Project description:The aim of this work was to analyse the response of <i>Rosa rubiginosa</i> to salinity induced by different concentrations of sodium chloride and calcium chloride (0, 25, 50, 100, 150 and 200 mM). Besides salt accumulation and pH changes, other parameters were investigated including photosynthetic activity, leaf water content, the dynamics of necrosis and chlorosis appearance and leaf drying. The study was complemented with microscopic analysis of changes in leaf anatomy. <i>R. rubiginosa</i> was more sensitive to the salinity induced by calcium chloride than by sodium chloride. Plant response to salinity differed depending of the salt concentration. These differences were manifested by higher dynamics of necrosis and chlorosis appearance and leaf drying. CaCl<sub>2</sub> showed greater inhibition of the photosynthetic apparatus and photosynthetic activity. Treatment with CaCl<sub>2</sub> caused more visible deformation of palisade cells, reduction in their density and overall reduction in leaf thickness. The study demonstrated higher accumulation of CaCl<sub>2</sub> in the soil, and thus greater limitations in water availability resulting in reduced leaf water content and quicker drying of leaves as compared with NaCl-treated plants.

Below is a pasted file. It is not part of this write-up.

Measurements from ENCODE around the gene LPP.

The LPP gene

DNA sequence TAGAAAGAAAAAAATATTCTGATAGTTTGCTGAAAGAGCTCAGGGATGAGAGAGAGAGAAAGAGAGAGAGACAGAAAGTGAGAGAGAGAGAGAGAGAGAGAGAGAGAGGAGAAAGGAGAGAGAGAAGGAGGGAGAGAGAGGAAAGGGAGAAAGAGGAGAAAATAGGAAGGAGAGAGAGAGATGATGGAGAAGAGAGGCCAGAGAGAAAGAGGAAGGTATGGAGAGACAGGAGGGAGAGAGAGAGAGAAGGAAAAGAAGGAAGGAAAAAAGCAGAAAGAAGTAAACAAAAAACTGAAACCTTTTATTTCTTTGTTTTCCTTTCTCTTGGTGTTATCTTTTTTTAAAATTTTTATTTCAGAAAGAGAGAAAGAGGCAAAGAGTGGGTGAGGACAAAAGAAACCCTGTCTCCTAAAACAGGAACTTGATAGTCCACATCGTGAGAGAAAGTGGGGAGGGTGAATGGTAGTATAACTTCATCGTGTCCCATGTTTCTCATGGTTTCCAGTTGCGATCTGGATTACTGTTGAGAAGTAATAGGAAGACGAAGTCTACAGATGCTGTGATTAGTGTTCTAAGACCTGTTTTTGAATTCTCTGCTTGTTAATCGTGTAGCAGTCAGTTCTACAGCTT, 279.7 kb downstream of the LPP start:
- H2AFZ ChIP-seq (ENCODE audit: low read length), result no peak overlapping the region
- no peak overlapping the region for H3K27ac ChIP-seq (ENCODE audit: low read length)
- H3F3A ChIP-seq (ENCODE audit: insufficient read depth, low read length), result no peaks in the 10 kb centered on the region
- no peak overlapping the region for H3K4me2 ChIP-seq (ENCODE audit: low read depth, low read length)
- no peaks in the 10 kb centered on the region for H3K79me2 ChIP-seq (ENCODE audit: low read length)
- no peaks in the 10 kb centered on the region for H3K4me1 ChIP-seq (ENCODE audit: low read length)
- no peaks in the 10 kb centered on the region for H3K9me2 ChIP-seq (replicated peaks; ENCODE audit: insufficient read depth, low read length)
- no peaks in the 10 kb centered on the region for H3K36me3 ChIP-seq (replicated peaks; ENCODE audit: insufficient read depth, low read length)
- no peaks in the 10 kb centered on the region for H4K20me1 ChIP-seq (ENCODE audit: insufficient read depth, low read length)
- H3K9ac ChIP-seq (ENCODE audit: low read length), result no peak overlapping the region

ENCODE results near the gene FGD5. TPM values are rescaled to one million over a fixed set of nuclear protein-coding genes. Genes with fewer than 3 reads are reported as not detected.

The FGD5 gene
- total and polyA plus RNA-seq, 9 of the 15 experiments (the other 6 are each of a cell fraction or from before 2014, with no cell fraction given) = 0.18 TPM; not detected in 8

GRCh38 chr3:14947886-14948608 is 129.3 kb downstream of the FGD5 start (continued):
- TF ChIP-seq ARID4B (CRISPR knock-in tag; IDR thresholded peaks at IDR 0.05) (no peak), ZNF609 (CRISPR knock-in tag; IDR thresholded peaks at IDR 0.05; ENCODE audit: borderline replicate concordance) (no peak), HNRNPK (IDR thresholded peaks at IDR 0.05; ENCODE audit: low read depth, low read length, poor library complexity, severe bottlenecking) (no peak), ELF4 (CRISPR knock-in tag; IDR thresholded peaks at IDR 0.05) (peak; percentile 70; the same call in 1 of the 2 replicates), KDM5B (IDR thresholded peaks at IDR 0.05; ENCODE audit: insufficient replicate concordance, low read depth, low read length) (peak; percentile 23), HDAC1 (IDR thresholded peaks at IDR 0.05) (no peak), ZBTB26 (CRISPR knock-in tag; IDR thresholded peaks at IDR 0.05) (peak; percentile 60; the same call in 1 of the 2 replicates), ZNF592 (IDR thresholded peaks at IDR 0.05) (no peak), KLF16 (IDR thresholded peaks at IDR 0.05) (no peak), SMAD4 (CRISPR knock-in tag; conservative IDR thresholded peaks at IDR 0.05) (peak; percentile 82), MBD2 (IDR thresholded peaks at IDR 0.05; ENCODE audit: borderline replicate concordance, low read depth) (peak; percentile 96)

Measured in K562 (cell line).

Project description:Tortoise beetles (Cassida and related genera) are a large cosmopolitan group that includes several pests of agricultural crops and natural enemies of weeds but their biology and ecology remain poorly known. Using a set of environmental chambers, we address simultaneous effects of temperature and photoperiod on immature development and adult body mass in two European species, C. rubiginosa and C. stigmatica. Consistent with its broader distribution range, the former species is less susceptible to low rearing temperatures, develops faster and has a larger body mass than the latter. However, C. rubiginosa seems to be less adapted to late-season conditions as a short-day photoperiod accelerates its immature development to a lesser extent than it does in C. stigmatica, which nevertheless results in greater larval mortality and slightly but significantly smaller adults. By contrast, in C. stigmatica, which is more likely to encounter late-season conditions due to its slower life cycle, short-day acceleration of development is achieved at no cost to survivorship and final body mass. The experiment with C. stigmatica was repeated during two consecutive years with different methods and the main results proved to be well reproducible. In addition, laboratory results for C. rubiginosa agree with field data from literature.